Formula E is quite new and also quite alien to many car and motorsport fans, so it’s useful to explain a little more about the series. It’s often assumed that Formula E is merely an electrified version of a conventional motorsport, and also that it’s a rival to F1. It uses a one-day format to minimize disruption in the city and many of its operational and logistical ideas are with sustainability in mind; for example everything is sea-freighted between races to sidestep the emissions of air-freight.


For season 8 there is an updated car, named the Gen2EVO, with revised bodywork. Then the third-generation car comes in, with more power and energy recovery systems that will prove to be yet another milestone in the series.

  • Powertrain

  • Battery

  • Motor

  • Inverter


With an electric vehicle, the basic layout can be compared, but there is little the same between the two types. The Battery is analogous to the fuel tank, storing the energy for the motor. Albeit the battery is much heavier for the same energy storage as petrol, but also the battery does not get lighter as with a fuel tank during a race.

An electric motor is a swap for the combustion engine, in contrast to the battery, an electric motor is smaller and lighter than an equivalent engine. Plus it only has one moving part, therefore less bearings, friction and things to go wrong. A genuine advantage is that the motor can also act as a generator, creating electrical energy under braking that can be stored in the battery. This is the equivalent to a combustion engine creating petrol to go back into the tank, something that is simply can’t do! As the one device can operate in both modes, the motor is often called a Motor Generator Unit or MGU for short.

Under acceleration the battery provides energy through the inverter the power the motor, driving the rear wheels through a reduction gearbox and differential. Under braking, the Inverter switches and the motor generates electric, creating a drag on the drivetrain to help ‘brake’ the rear wheels. The electricity created goes to the battery and increases the remaining charge available to the driver through the race.


Central to the Formula E race car is the battery, as it’s at the core of the powertrain and is mounted in the middle of the car. Its commonly called the Battery, the Formula E nomenclature is RESS (Rechargeable Energy Storage System), while it’s also sometimes termed the ‘Traction’ battery, because it drives the car as opposed to the 12v auxiliary battery.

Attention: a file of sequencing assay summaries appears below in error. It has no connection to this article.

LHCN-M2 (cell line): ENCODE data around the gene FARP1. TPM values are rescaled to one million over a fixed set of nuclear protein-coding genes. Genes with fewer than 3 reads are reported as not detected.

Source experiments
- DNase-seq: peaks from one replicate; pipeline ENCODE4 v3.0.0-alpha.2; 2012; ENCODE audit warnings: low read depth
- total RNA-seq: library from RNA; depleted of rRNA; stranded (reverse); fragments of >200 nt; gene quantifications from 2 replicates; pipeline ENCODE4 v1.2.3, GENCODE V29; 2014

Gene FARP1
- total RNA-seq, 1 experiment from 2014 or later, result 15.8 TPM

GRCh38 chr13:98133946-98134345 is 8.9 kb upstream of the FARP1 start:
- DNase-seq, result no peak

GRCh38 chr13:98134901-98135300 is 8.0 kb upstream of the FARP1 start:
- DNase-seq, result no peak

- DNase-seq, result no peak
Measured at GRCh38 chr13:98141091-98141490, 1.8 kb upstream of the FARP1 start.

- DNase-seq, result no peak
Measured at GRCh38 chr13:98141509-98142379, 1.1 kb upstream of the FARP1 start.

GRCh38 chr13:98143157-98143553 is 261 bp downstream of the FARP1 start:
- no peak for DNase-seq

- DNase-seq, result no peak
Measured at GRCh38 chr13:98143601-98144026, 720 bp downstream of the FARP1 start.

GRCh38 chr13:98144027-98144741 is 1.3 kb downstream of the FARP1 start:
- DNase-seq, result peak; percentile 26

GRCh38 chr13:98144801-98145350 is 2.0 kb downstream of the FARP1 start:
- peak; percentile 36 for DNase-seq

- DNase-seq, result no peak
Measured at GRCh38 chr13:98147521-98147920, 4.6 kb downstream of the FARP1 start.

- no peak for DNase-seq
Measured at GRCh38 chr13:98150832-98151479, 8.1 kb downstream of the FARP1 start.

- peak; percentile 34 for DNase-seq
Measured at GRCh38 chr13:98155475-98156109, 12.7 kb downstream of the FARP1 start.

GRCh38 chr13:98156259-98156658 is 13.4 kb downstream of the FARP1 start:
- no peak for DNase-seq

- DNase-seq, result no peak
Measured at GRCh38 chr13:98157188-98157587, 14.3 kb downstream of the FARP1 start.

This is twice the performance of the older Gen1 battery, the increase in energy storage allows the cars to race for the full +45 minute race without recharging or car swaps. The downside being the unit’s weight, there are 250kg of cells alone, plus the associated internal structure, connections, cooling and casing bring the battery up to over 400kg.


The technically inclined motoring fan will probably view an electric motor or generator, as the type of thing used as an alternator or starter motor on a road car. These are Brushed motors, where the magnetic stator is on the outside and the coiled armature spins inside. Carbon blocks (brushes) transfer the current between the stator and wiring, by literally rubbing against the contacts on the spinning armature, not a very efficient set up.

Modern motors reverse this design, permanent magnetic rotor now spins inside, while the coiled windings are formed in the body around it. Thus, the coils are stationary and no longer need the carbon brushes. Thus, these types of motor care called ‘brushless’.

Next the electric set up uses AC and not a DC supply, by running multiple pairs of magnets/coils (poles), to further enhance the efficiency of the set up. Given a DC power supply in the form of the battery, an inverter is required to create the requisite 3-phase AC output. In this this layout the motor generates torque twice from each pole as the AC

To make a motor more powerful, it becomes restrictive to make it larger in diameter as the tip speed of the magnets will increase, so the motor needs to be longer. For season 6 the motors are allowed to produce a maximum 250kw (in Qualifying) which is 335hp. Currently in Formula E most teams run a single motor, these are still tiny, 20-30cm in diameter and 30-40cm long, while weighing near to 20kg.


At its core the inverter has a power circuit-board, the two DC (battery) cables come in one side and the three AC (motor) cables the other. They pass via bus bars to these switches, which are controlled by a separate logic circuit-board, in order to translate the current from one form to another. The quicker the switches can switch, the more power they can handle and fewer electrical losses along the way the better the inverter’s performance will be.

While an inverter not requiring anything more than air cooling is a possibility, currently the switches and internal bus bars still require cooling, this is done with a cold-plate set up. The power circuit board is mounted against an aluminium plate with internal water-cooling passages, to conduct the heat away into the same cooling circuit as used for the motor.


Going further into the future, there will be an increase in power, while still understanding that the series races on tight street circuits so there is a ceiling on the maximum output for obvious safety reasons. There will also be undoubtedly an increase in regenerative braking means there may not be front disc brakes.

The sky is the limit, but all of these technologies will be reflected in the road car EV industry and will continue to make Formula E the tech great technology incubator it was set up to be.

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